Trevor Mallard’s Irish ties
Former speaker of the house Trevor Mallard has taken up a new role as the New Zealand Ambassador to Ireland. He sat down with Kea to talk about the opportunities and learnings the Emerald Isle can offer New Zealand and why he’s keen to promote cultural and family ties between the two countries, plus he shares his own family ties that have made his relocation much easier.
What was it that originally appealed to you about this new role?
I’ve spent a bit of time in Ireland over the last thirty years, have watched its tremendous economic and social progress, and felt that New Zealand can both learn from and take advantage of that
progress. Having three grandchildren here made the country even more attractive.
What are the biggest challenges you are facing as you take on this role?
The biggest task this year is monitoring the NZ Europe FTA especially Irish agricultural and political attitudes. Frankly, to date it hasn’t been too much of a challenge because the vast majority of those who have considered the issues involved realise that the opportunities afforded by cooperation are massive.
What value do you hope to add during your time in Ireland?
I hope we can broaden the relationship from one which to date has been good but often heavily based on sporting links to one which takes more advantage of cultural and familial ties.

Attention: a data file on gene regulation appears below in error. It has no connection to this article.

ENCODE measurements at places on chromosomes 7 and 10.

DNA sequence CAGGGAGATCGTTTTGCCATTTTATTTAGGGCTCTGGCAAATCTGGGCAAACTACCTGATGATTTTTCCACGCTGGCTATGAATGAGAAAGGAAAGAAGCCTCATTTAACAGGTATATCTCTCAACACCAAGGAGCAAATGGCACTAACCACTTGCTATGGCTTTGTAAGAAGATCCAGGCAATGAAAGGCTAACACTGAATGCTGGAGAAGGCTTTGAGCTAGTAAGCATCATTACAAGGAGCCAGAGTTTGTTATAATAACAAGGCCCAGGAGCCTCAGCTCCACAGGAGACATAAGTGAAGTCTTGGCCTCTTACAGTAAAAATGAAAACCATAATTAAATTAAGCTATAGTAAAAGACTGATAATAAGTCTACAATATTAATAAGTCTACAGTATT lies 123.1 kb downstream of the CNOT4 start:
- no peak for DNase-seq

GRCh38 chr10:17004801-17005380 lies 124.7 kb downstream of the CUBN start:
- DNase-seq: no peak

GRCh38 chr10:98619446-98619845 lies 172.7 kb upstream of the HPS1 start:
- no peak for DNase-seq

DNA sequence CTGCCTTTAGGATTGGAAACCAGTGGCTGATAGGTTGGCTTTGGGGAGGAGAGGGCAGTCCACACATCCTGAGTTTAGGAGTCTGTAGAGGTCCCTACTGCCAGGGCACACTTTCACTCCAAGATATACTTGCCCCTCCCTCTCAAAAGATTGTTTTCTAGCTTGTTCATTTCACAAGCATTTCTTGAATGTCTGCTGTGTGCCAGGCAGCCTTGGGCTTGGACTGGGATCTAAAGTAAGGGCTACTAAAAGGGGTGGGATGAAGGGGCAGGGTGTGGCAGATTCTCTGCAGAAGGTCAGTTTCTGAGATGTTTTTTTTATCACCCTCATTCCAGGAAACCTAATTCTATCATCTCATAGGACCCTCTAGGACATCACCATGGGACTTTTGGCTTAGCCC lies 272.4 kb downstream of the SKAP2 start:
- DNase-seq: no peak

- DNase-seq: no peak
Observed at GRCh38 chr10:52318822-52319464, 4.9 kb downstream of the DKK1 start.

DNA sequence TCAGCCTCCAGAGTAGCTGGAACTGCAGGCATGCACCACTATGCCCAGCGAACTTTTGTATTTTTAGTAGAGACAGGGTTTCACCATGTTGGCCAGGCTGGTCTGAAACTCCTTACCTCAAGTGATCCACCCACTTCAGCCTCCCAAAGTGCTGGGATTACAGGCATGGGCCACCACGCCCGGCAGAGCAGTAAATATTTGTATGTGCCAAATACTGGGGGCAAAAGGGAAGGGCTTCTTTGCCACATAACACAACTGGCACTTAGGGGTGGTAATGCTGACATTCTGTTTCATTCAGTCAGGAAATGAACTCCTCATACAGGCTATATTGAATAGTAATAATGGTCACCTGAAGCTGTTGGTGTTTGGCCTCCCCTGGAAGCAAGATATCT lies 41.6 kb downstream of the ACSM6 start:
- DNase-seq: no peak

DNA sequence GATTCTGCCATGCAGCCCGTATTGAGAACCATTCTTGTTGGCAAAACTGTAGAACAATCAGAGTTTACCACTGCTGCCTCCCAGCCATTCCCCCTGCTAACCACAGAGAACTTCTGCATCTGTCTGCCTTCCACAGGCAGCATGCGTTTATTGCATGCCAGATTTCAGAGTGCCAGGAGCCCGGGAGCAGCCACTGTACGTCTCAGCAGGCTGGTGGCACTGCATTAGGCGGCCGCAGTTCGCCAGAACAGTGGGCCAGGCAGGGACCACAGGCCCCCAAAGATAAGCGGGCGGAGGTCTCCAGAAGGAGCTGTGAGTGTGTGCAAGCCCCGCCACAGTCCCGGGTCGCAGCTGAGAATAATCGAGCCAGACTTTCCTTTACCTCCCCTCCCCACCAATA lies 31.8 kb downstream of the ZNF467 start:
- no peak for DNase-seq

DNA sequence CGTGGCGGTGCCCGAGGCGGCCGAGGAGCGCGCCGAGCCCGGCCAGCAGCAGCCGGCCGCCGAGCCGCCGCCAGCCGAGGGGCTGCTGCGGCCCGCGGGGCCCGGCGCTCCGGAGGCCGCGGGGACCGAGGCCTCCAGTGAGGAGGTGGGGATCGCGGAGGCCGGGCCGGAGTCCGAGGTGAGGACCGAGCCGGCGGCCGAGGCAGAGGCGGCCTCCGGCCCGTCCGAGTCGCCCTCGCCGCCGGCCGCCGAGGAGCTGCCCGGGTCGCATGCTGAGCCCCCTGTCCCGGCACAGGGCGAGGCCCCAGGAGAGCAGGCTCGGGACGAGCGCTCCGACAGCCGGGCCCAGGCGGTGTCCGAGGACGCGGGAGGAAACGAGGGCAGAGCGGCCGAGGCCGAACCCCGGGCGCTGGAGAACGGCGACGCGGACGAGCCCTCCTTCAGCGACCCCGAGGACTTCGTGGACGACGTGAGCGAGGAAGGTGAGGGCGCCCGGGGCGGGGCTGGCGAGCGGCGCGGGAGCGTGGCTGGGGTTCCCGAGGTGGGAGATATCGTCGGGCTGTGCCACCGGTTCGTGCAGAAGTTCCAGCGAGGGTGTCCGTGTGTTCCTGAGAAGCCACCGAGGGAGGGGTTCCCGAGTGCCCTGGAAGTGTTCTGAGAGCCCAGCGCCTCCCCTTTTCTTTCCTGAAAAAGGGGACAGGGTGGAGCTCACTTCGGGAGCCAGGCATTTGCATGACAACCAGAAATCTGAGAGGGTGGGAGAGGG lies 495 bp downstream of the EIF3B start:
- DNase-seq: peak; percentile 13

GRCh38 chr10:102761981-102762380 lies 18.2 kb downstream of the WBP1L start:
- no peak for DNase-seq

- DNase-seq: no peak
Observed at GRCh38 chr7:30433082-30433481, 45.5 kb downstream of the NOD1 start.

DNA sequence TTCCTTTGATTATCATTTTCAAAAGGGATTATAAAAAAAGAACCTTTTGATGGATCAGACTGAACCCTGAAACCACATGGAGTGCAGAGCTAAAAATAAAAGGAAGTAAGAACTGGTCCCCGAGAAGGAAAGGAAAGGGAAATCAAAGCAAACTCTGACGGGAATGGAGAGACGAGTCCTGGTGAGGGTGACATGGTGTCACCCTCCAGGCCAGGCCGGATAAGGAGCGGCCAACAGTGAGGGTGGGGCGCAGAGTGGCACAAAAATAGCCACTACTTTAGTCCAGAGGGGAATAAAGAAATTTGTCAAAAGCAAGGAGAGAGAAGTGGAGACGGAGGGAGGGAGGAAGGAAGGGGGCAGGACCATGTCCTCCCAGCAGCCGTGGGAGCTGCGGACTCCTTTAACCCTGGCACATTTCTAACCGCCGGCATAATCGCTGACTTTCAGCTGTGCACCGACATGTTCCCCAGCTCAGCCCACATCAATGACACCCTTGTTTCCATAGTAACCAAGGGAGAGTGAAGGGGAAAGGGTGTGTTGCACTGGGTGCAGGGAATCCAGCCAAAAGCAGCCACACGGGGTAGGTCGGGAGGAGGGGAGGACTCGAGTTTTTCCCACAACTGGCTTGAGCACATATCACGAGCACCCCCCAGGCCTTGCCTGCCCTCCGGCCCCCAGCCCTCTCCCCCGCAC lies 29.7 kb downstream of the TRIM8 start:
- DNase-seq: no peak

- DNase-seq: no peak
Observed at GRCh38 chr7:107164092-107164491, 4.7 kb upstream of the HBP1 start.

Why is New Zealand’s relationship with Ireland so important?
For all of the above reasons, Ireland is a close partner across a range of policy areas. Both countries have recognised the opportunities for increasing cooperation and have decided to establish Embassies. On top of this, Brexit had made a big difference in Ireland’s importance to New Zealand – it is (other than Malta) the only English speaking nation in the European Union and therefore an important point of contact on a range of issues.
What value can strengthening ties between NZ and Ireland bring to Kiwi?
Dublin is a great place for Kiwi companies to have an offshore base with access not only throughout Europe but also into the UK and even to the East Coast of the US because of the great links through the extensive and influential Irish diaspora there. There are well known company tax advantages but not as well known is the very high proportion of the population that has tertiary education – an important factor in the technology boom. Part of my role will be to help convince Irish companies that New Zealand provides a mirror image opportunity into Australia and Asia.
What opportunities are there for growing Kiwi business in your market?
Kiwi businesses should have a good look at the analysis of the Free Trade Agreement. There will be obvious opportunities for seafood, wine and honey interests but in the medium term there are
advantages for technology companies and service providers generally. We can take real advantage of time difference, a common language and very similar legal systems for overnight professional service provision.